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An untyped grammar for a subset of Core Theory languages.
This module defines grammars for six sub-languages for each sort of Core Theory terms.
Each rule in the grammar
S returns a value of type
S.t, which is a semantic action that will eventually build a Core Theory term of a corresponding to the rule type. This type is abstract and is totally co-inductive (i.e., it could also produced, there are no grammar rules (functions) that consume values of this type.
Since each grammar rule will eventually build a Core Theory term, we will describe rules using the Core Theory denotations. The parser generator will invoke recursively the top-level rules on each non-terminal. Those rules are referenced using the following names:
bitv- parses the language of bitvectors;
bool- parses the language of booleans;
mem- parses the language of memories;
stmt- parses the language of statements;
float- parses the language of floats;
rmode- parses the language of rounding modes.
The parsing rules occasionally need to refer to the sorts of therms, we use the following short-hand notation for sorts:
bits m = Bitv.define m- a sort of bitvectors with
Bool.t- the sort of booleans;
mems k v = Mem.define k v- a sort of memories;
Finally, the width associated with the sort
s is denoted with
size s = Bitv.size s.
(** [add x y] is [add (bitv x) (bitv y)]. *) val add : exp -> exp -> t
says that the grammar rule
add interprets its arguments in the
bitv context (recursively calls the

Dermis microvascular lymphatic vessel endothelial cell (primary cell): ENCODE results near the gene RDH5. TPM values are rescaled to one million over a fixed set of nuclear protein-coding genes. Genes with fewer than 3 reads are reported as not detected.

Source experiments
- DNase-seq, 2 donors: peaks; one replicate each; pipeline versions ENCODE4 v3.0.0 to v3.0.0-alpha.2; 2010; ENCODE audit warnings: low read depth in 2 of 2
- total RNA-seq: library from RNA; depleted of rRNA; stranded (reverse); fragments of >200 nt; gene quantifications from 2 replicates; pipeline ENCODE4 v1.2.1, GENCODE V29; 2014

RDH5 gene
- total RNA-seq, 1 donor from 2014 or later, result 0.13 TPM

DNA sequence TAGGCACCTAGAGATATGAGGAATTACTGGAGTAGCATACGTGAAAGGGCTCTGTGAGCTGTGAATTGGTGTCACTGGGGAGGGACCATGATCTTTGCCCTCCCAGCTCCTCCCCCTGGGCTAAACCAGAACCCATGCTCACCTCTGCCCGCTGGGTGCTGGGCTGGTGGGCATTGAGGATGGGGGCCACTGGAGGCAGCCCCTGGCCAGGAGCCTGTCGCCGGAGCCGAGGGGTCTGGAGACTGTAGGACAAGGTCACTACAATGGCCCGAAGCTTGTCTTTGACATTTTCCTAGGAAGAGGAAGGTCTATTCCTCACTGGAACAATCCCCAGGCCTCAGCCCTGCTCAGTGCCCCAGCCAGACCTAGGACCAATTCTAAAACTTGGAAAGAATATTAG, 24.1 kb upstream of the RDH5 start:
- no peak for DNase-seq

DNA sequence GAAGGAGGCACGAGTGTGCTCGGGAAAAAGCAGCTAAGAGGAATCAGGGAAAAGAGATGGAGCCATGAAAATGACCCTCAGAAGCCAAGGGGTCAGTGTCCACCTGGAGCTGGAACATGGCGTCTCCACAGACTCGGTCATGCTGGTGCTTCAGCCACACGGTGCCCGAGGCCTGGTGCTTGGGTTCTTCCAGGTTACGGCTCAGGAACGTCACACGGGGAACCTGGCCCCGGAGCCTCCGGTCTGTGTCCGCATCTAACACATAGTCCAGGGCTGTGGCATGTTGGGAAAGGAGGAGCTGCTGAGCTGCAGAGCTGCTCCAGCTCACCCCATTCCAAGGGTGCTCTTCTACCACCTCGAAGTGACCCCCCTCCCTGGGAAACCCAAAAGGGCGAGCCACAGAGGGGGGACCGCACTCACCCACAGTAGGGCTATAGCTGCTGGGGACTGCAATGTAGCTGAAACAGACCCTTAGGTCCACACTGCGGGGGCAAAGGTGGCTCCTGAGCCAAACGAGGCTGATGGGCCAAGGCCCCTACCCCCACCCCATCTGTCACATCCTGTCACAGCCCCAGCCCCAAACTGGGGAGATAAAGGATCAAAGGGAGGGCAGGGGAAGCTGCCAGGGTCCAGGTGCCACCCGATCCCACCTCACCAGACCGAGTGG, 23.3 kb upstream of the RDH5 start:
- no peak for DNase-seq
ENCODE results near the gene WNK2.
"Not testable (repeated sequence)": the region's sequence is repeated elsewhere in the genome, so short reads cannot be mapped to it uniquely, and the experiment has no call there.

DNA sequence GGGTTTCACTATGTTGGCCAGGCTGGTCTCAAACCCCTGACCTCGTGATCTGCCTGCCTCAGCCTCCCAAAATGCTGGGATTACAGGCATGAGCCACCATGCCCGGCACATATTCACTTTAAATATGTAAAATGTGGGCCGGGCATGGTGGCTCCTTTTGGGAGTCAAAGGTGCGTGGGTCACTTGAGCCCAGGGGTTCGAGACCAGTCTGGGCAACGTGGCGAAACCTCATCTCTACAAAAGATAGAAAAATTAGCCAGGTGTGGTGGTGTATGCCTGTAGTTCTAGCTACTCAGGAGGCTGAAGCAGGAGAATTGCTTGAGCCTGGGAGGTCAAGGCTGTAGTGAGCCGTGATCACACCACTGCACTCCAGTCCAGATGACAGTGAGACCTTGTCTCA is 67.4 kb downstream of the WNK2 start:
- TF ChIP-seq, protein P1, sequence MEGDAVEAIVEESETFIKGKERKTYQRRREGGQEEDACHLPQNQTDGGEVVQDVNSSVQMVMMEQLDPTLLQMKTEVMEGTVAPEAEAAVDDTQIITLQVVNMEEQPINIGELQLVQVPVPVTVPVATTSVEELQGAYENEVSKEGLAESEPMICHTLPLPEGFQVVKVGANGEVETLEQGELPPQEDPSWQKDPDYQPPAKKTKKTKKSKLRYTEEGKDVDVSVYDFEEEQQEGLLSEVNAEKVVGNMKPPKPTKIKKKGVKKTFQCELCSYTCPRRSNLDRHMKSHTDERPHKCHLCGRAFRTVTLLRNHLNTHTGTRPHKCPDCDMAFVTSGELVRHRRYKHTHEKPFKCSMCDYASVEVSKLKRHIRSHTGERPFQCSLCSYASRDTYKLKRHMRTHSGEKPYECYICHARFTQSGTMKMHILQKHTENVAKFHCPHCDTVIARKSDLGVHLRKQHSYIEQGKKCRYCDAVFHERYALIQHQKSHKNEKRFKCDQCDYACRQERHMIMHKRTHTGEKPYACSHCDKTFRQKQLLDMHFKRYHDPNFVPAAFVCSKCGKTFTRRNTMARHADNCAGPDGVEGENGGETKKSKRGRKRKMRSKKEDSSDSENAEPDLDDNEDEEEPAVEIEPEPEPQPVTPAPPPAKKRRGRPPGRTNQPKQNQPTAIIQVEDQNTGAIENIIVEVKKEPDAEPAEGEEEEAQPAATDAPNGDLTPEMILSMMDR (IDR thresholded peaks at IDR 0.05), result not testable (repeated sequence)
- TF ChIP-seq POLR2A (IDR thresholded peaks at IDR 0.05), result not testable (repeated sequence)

bitv function) and have the denotation of the
add p q term of the Core Theory, where
p = bitv x and
q = bitv y.
To ensure the freshness of generated variables and to enable a higher-order abstract syntax style (a generalization of the De Bruijn notation) we wrap each semantic action in a context that holds the binding rules.
var family of grammar rules rename the passed names if they are bound in the renaming context, which is denoted with
context s which is a function that returns the name bound to
s in the context or
s if it is unbound.
let_<T> n ... and
tmp_<T> n ... take the old name
n, create a fresh variable
n' and append the
n,n' binding to the context in which the grammar rule is invoked, denoted with
rule [<non-term>|n->n'], e.g.,
[let_reg s x y] is [scoped @@ fun v -> (bitv x) (bitv [y|s->v])]
As a result of the
let_reg rule applications any free occurrence of the variable
s will be substituted with the freshly generated variable
v. This will ensure alpha-equivalence of expressions that use the
tmp_<T> rules are basically the same as
let_<T> except that the scope of the freshly created variable is indefinite, so these forms could be used to create hygienic symbol generators.
type ieee754 = IEEE754.parameters
module type Bitv = sig ... end
module type Bool = sig ... end
module type Mem = sig ... end
module type Stmt = sig ... end
module type Float = sig ... end
Floating point expressions.
module type Rmode = sig ... end